contact her directly about study aboard programs, tatenda@sfsu.edu. Senator Robert Williams indicated

that it would be helpful if department could encourage professors at the assistant

and associate level to apply for these position. Johnetta Richards advised that these are all wonderful opportunities

and that you do not need to be a full professor to apply.

AGENDA ITEM #5 - REPORT FROM ACTING

ASSOCIATE DEAN HELEN GOLDSMITH, ON THE CAMPUS IMPLEMENTATION OF S.B. 2042

Report from Acting

Associate Dean Helen Goldsmith on campus implementation of SB 2042 (teacher

preparation). The following are her remarks to the Senate:

First of all, I’d like

to thank you for giving me the opportunity to discuss our progress so far.

I know I’m giving a lot of information and would be happy to talk to any of

you individually. Teacher preparation in CA is complicated and sometimes overwhelming.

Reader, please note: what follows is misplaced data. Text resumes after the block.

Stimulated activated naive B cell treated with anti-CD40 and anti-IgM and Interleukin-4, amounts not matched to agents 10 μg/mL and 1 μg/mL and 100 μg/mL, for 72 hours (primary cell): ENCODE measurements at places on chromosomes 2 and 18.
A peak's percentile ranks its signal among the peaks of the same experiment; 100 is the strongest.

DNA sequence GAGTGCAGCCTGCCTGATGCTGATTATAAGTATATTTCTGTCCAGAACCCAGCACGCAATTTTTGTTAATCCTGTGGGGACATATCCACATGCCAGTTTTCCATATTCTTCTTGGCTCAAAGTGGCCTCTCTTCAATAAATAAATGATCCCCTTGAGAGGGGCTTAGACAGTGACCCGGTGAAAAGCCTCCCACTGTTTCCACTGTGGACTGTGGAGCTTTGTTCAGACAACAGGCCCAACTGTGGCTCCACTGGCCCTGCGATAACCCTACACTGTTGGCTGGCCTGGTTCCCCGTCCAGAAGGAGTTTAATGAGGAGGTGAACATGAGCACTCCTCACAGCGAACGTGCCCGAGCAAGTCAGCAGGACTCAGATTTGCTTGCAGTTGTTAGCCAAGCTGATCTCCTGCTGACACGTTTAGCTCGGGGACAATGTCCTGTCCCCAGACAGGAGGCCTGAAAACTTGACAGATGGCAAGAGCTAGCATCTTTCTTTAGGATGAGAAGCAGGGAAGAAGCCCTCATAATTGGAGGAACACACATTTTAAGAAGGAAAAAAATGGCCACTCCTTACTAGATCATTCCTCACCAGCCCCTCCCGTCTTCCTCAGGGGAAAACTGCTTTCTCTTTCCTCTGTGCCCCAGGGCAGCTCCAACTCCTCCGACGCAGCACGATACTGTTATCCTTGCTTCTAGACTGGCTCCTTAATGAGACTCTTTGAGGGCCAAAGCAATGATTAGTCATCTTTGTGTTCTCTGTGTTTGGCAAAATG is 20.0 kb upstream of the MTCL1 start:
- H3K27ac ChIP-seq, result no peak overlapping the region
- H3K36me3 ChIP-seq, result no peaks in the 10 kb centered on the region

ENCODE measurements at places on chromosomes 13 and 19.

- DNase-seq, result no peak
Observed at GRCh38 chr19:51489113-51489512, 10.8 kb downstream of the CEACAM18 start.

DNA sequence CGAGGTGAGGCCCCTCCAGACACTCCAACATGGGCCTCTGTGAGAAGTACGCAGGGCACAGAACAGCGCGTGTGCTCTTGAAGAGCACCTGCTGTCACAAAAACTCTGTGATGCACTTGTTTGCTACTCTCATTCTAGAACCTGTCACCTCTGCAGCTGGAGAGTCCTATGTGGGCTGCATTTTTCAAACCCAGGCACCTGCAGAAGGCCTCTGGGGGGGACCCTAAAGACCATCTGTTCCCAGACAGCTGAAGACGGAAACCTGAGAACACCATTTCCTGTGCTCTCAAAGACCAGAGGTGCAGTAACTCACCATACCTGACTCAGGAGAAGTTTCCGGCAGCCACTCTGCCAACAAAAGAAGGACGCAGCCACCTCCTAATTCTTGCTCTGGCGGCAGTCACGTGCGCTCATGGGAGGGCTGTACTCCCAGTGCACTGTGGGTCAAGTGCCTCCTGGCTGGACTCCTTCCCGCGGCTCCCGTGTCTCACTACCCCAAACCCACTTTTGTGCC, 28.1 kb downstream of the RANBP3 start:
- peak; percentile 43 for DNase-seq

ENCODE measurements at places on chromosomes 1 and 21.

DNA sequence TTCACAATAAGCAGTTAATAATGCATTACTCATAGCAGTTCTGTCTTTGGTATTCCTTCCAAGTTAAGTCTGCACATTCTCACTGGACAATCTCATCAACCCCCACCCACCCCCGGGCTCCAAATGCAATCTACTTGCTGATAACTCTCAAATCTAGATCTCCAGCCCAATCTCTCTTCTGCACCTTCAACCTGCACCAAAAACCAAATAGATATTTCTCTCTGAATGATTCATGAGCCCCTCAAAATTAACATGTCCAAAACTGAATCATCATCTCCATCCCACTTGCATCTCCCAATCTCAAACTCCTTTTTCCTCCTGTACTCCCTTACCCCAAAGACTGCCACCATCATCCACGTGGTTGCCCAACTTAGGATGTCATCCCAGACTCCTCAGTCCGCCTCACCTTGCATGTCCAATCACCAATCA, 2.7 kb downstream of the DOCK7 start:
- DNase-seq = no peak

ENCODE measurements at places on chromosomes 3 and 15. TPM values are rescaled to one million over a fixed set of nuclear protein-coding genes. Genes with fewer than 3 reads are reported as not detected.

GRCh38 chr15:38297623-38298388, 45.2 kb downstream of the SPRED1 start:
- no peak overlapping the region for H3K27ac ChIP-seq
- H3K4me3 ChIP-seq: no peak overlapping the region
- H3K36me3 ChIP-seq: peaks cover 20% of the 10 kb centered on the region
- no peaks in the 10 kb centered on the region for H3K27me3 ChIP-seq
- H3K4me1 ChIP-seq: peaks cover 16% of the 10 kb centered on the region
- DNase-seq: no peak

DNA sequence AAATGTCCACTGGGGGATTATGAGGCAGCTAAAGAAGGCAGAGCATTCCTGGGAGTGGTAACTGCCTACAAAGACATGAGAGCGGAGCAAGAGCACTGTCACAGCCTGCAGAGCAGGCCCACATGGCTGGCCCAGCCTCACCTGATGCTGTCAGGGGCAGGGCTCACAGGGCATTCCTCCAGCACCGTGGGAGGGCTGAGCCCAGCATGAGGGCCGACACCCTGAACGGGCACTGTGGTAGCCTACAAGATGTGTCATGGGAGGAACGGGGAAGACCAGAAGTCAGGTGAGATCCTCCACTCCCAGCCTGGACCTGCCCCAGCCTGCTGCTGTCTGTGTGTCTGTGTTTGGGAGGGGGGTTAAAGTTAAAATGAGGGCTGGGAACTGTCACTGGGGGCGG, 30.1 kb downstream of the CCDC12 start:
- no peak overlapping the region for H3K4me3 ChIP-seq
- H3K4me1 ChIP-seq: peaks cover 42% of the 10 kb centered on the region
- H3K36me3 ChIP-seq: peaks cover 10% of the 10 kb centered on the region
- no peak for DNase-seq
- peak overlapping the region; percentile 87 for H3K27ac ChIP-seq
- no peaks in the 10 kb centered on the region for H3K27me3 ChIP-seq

At the same time, it is one of our most important missions. We are in the

midst of major revisions to undergraduate and credential programs and are

attempting to maintain the quality and integrity of these programs while still

demonstrating to the CA Commission on Teacher Credentialing that we meet the

new standards.

History: Senate Bill 2042 was passed by the state Senate in 1998.

This legislation called for the development of multiple pathways to earning

a teaching credential in California. One of the goals of the legislation

was to diminish the divide between subject matter and education faculty and

coursework. This has indeed happened on our campus. In response to SB 2042,

over the past few years, SFSU has approved the minor in Education and created

blended/integrated multiple subject teacher education programs (the Liberal

Studies Integrated Teacher Education/LSITE program for first-time freshmen